IGCSE Science/Section 2: Structures and functions in living organisms/Biological molecules
Carbon is the building block for life, as there are an infinite number of possible carbon-based molecules.
Carbohydrates are types of organic compounds found in food and are the main energy source for humans. For example, sugars (glucose, fructose, sucrose, lactose), glycogen, cellulose or starch.
Simple sugars, called monosaccharides, such as glucose are the building blocks for longer carbohydrates. Starch and glycogen are large molecules (disaccharides or polysaccharides) made from these smaller, simpler units. At the atomic level, all carbohydrates are made out of carbon, hydrogen and oxygen.
To test for glucose:
- Heat a sample with Benedict's reagent
- If it turns from orange to blue, glucose is present
To test for starch:
- Apply iodine to the sample
- If it turns from orange to blue/black, starch is present
Proteins are large, very complex molecules. Whole proteins are made from blocks called amino acids. Amino acids are small, so can be absorbed by the intestine. They are made from carbon, hydrogen, oxygen, sulphur, phosphorus and nitrogen.
Foods rich in protein include nuts, meats and milk.
Lipids (fats and oils)Edit
Fats and oils are types of lipids. Lipids are made from fatty acids and glycerol. These are made out of carbon, hydrogen and oxygen, like carbohydrates.
Enzymes are biological catalysts. That means they increase the rate of a chemical reaction by lowering the activation energy, providing an alternate pathway for the reaction to take place, and while they do this they are not used up.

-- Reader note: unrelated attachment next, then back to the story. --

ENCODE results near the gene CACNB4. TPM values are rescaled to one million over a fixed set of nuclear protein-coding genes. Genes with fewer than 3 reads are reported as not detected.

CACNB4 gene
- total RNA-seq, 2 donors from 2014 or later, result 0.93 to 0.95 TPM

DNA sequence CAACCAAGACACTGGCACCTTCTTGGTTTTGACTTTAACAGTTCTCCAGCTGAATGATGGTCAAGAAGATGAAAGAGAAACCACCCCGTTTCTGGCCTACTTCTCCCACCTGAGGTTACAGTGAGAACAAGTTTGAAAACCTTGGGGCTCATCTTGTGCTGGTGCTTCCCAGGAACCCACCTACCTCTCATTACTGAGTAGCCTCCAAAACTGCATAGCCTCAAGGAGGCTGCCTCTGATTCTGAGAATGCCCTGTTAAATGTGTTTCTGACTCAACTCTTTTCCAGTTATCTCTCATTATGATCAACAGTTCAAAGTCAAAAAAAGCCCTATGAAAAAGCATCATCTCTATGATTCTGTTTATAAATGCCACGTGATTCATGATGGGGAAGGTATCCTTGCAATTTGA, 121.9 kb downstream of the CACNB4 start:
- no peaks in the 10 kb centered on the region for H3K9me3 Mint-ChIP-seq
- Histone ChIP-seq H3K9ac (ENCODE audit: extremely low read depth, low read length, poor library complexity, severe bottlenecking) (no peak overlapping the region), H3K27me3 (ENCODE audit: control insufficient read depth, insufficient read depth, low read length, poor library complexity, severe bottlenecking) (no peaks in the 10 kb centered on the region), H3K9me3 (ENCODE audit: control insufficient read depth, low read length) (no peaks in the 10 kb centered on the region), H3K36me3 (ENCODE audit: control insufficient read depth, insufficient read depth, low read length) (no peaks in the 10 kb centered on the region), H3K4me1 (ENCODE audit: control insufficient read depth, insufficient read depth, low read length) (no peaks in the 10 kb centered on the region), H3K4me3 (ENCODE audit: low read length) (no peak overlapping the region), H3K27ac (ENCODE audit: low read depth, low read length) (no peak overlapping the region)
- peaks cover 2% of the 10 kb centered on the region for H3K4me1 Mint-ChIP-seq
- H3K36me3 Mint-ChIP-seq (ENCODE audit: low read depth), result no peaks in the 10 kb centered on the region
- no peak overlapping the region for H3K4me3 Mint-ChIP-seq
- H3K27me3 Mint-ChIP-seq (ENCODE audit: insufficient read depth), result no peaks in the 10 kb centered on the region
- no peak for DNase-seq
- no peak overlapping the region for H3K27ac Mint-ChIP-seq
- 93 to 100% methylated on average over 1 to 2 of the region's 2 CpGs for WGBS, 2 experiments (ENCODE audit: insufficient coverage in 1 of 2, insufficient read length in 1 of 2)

Enzymes have an active site, which is where substrate molecules (the reactants) bind and undergo a chemical reaction. The lock-and-key mechanism is an explanation for how enzymes function:
- Substrate binds active site of enzyme
- Reaction takes place
- Products formed
- Products ejected from the active site
Enzymes can be affected by temperature and pH.
The higher the temperature, the faster the rate of reaction. However at too high temperatures, enzymes denature. This happens as the active site's shape is changed, so substrate molecules can no longer bind to it. The point at which the rate is fastest is called the optimal temperature. Most enzymes in the human body have an optimal temperature of 37.5°C.
At pH values which are too extreme, enzymes denature. This happens as the active site's shape is changed, so substrate molecules can no longer bind to it. The point at which the rate is fastest is called the optimal pH. Most enzymes in the human body have an optimal pH of 7 (neutral).
This is why maintaining a constant body temperature and pH is very important (homeostasis).